In applying for positions, I’ve come across a few postings asking me to do a little work along with sending the requisite cover letter and resume. Depending on this position and the scope of the work, I completely understand this. When I say scope, I am calling out a very large national health plan that wanted candidates to provide an entire communications plan prior to even getting an interview. I felt that was a little out of scope to obtain a phone screening, but that’s just me.
I am working on a sponsorship proposal letter for a wonderful foundation out of Boulder. I don’t mind their asking for a sponsorship letter – it’s a letter, and for a sales and development professional, they should be second nature and pretty much like a cover letter. But it got me thinking – there is a big difference between a sponsorship letter/proposal and a development letter to a potential donor.
Sponsorship is a business proposal. The bank, law firm or restaurant is looking for something in return. You had better know what you have to offer them in return for their purchase of advertising.
- Value Proposition – what are you offering – why should they get involved. This had better be more than a good feeling that they are helping the community – that’s asking for a donation.
- What is your demographic – does it match the group they wish to reach?
- What can you give in return for their sponsorship? Have you built value in return? Is it is special event with goodie bags? Where will their logos be placed?
- Can you execute and over-deliver on what you’ve promised?
Donations are different – you are asking for cash and in return, you will give that person, company or group, well, nothing except perhaps a tax break and the feeling they have made a difference in the community. There’s nothing wrong with that at all – I love asking for donations and telling a story about the organization, the work and the mission. It’s just not sponsorship. Don’t spend three pages explaining how wonderful your org is to the marketing director of a bank unless you are recruiting them to your board (and that should be done in person, anyway). If you want their company to sponsor something, show the return on investment.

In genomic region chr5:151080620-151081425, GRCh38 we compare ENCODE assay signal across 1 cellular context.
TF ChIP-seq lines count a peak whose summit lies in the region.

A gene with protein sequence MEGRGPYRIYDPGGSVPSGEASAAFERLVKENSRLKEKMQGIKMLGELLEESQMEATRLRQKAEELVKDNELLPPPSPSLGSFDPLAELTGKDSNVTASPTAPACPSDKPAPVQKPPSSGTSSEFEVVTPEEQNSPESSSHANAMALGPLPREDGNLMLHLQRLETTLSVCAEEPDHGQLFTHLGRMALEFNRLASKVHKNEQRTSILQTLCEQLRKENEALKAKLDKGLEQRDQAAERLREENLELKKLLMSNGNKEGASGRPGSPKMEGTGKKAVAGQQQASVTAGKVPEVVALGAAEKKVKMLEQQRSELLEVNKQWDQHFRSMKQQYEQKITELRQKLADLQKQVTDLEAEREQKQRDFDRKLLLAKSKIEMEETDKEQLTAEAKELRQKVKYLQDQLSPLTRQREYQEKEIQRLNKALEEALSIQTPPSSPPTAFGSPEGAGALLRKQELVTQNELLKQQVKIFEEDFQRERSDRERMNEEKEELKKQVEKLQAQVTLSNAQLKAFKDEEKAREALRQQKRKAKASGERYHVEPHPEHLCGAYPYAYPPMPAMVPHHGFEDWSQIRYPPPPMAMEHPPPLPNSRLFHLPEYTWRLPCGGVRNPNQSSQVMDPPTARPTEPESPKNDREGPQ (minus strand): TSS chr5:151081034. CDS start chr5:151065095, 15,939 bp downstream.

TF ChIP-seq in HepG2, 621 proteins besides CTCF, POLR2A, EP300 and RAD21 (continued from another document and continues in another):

Donation letters can be longer, though I still prefer short and sweet. They too should have a call to action, and the development professional should follow up as any sales person would, but the donor letter should have slightly different components.
- Case Statement or Statement of Support – this should be institution-wide – the reason anyone – a volunteer, funder or individual would want to get involved.
- Impact in the community – who, what, how and where are you helping? How many are helped by the work of your org?
- What will their donation do? What is their impact?
Follow up with both a donor and sponsor can be similar – it’s OK to tell a sponsor the impact their sponsorship made in the community, but just make sure you also include a recap, including photos if possible, of their branding. The follow up with a donor or sponsor will increase engagement, and ideally increase their investment.